On 7 May 2001, the respondent's delegate refused the grant of the protection visa sought. On 4 July 2002 the Refugee Review Tribunal handed down a decision made on 14 June 2002 affirming the delegate's decision by reason of adverse factual findings.

The applicant's claims arose from events that took place when he was a child at the age of 7 (1986) when he claimed the JVP had tried to recruit him, and when he was 8 (1987) and 12 (1991) when he claimed the JVP had been behind robberies at the family business.

The applicant further claimed that demands had been made for money between 1998 and 2002 by unknown subversive groups claiming to be associated with the JVP. No link was asserted between the demands for money and any Convention ground.

In summary, while the Tribunal accepted that robbery of the applicant's father's shop may have occurred, the rest of the claims were rejected as being untrue. The Tribunal noted that the applicant was a child for virtually all of the time when the alleged robberies and things happened and nothing actually happened to him or to any member of his family, despite him going to the same school from 1985 to 1998 and the family living at the same address for 12 years from 1989 to 2001.

The Tribunal found that the applicant was not a credible witness and had fabricated his claims of being of adverse interest to the JVP to advance his application for a protection visa.

3. The applicant advances four grounds for review of the decision of the RRT. These are that there was a breach of a duty to consider all substantive issues raised; a breach of a duty to give reasons based on s.430 of the Migration Act; a breach of a duty to make inquiries; and a failure to give reasons for not accepting the applicant as a credible witness, based again on s.430.

4. Those grounds are elaborated upon in written submissions prepared

on behalf of the applicant by Mr Jayawardena. In addition, Mr Jayawardena made oral submissions today in which he argued in addition to what he says in his written submissions, that the decision of the RRT is reviewable notwithstanding the privative clause on the basis of an asserted breach of an inviolable precondition on the exercise of power by the RRT in s.420(2)(b) of the Migration Act.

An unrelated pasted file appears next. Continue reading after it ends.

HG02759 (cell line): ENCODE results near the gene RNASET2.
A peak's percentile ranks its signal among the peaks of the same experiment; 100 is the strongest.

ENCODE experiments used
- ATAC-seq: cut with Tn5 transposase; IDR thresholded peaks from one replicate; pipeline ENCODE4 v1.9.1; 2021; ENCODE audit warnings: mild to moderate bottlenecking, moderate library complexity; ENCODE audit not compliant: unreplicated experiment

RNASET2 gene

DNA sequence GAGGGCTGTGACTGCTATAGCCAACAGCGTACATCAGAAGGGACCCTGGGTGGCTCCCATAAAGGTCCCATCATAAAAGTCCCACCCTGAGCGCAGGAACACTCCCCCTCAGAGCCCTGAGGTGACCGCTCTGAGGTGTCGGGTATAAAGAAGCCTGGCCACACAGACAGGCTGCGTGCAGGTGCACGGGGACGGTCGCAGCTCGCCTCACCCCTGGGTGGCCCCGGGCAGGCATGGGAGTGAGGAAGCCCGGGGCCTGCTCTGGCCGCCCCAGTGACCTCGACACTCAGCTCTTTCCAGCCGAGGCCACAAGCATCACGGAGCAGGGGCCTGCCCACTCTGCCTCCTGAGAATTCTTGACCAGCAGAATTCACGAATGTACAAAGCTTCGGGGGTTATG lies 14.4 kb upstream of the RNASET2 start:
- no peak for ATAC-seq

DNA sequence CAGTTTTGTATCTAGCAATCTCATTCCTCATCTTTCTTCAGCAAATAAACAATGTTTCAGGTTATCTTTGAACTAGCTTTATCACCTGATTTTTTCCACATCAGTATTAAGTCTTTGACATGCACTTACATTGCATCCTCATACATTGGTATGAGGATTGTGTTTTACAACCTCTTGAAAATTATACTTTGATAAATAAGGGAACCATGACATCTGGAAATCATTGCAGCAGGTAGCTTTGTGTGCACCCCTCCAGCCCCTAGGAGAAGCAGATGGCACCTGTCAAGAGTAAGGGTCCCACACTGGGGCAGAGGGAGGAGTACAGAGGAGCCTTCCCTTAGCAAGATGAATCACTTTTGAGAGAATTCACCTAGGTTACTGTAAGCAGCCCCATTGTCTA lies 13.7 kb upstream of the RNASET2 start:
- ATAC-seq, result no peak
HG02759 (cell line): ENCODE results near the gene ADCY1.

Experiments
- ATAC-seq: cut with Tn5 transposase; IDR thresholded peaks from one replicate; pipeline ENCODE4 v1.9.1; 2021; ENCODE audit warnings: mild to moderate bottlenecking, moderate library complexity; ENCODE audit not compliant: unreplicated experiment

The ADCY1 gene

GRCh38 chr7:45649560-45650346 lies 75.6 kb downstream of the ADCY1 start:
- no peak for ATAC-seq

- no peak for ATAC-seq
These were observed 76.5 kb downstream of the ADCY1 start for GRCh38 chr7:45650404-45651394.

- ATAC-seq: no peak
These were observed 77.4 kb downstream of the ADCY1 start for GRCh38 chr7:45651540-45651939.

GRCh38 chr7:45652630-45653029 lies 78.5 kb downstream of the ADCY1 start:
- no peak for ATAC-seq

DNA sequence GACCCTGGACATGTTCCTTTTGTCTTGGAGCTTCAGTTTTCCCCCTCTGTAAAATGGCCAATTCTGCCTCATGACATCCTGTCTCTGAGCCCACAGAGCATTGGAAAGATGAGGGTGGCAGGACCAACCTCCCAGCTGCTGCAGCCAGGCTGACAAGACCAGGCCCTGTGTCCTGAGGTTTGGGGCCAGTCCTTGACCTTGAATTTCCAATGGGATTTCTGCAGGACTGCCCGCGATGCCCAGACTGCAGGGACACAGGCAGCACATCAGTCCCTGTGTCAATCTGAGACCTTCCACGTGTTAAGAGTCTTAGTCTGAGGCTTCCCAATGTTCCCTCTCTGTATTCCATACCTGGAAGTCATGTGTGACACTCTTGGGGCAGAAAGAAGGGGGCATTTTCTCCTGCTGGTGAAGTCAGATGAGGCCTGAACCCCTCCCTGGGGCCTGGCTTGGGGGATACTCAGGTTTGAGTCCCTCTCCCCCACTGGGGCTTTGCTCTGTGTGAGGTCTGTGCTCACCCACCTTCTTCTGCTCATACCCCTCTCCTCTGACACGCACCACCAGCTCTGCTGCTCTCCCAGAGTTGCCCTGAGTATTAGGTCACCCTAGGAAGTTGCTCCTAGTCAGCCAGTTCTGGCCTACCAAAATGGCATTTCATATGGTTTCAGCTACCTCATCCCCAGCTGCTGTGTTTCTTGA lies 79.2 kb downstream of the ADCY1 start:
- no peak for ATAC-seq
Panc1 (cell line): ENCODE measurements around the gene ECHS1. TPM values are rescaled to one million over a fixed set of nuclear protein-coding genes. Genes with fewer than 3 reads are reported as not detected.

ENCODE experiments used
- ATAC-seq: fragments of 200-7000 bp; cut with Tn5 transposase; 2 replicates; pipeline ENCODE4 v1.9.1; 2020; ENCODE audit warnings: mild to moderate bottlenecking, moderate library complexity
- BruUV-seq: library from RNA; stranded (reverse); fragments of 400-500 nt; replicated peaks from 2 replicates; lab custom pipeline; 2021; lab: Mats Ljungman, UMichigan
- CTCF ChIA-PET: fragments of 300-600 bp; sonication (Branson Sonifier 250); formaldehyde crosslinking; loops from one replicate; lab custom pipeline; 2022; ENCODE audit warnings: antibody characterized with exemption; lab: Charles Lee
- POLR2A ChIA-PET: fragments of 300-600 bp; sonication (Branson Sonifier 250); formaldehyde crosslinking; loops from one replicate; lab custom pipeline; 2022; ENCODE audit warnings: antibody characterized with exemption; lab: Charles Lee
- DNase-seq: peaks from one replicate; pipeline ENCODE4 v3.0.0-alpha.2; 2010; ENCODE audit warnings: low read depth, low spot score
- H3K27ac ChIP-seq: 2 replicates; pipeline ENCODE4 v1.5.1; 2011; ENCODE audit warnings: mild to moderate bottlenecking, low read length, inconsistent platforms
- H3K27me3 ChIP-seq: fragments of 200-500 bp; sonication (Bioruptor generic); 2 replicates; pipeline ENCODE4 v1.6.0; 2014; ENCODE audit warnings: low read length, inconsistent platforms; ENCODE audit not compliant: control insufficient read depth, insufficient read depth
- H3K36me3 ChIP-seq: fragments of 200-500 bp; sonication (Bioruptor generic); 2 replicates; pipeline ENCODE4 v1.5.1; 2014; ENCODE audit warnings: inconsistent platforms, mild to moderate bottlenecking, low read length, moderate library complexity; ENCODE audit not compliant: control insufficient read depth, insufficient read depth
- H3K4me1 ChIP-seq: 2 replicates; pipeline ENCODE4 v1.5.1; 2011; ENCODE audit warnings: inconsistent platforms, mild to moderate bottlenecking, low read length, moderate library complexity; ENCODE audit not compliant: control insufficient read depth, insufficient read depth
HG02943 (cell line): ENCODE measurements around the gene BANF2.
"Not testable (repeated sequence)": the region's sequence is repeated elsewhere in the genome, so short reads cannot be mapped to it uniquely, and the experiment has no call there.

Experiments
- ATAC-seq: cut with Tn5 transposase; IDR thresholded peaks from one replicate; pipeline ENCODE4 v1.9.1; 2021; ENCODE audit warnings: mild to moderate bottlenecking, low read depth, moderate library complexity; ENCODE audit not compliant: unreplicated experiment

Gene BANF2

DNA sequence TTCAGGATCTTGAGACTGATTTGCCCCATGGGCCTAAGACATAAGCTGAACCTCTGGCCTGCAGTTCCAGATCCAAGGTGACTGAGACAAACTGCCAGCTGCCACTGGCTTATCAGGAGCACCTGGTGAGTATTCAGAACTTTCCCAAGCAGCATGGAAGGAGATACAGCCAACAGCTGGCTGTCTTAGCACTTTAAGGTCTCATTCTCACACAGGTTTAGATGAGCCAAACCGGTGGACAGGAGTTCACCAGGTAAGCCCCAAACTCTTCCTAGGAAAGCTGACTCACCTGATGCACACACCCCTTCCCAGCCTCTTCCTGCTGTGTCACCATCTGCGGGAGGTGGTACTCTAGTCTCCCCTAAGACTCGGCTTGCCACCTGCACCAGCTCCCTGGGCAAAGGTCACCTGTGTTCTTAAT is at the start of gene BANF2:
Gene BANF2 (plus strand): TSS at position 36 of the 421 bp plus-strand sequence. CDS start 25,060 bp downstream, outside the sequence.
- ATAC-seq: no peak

5. I have considered the review grounds somewhat out of order. The third ground, which is the first that I consider, is that the RRT allegedly breached a duty to make inquiries. In my view, there is no general duty on the RRT to make its own inquiries, although it is clearly empowered to do so. The RRT is an inquisitorial body but in the ordinary course it is entitled to rely upon the material that is put before it. In particular circumstances the RRT may reasonably be required to go further and pursue its own inquiries in the light of the material that has been put before it.

6. In the present case the applicant asserts that further inquiries should have been made and that the RRT should not have simply concluded that the applicant had fabricated his claims. On this issue I agree with submissions made on behalf of the Minister by Mr Bromwich, that the assertion of a breach of a duty to make inquiries cannot be made out.

7. The finding and reasons of the decision of the RRT are set out on pages 69 and 70 of the court book. It is apparent from those findings and reasons that the applicant was disbelieved. In particular, the presiding member did not accept that the applicant had been sought to be recruited as a child in Sri Lanka by any political organisation. In addition, the presiding member concluded that even if he had been sought to be recruited and had resisted that attempted recruitment, the incidents were far in the past. The presiding member found that the applicant would not now be reasonably subject to persecution should he return to Sri Lanka.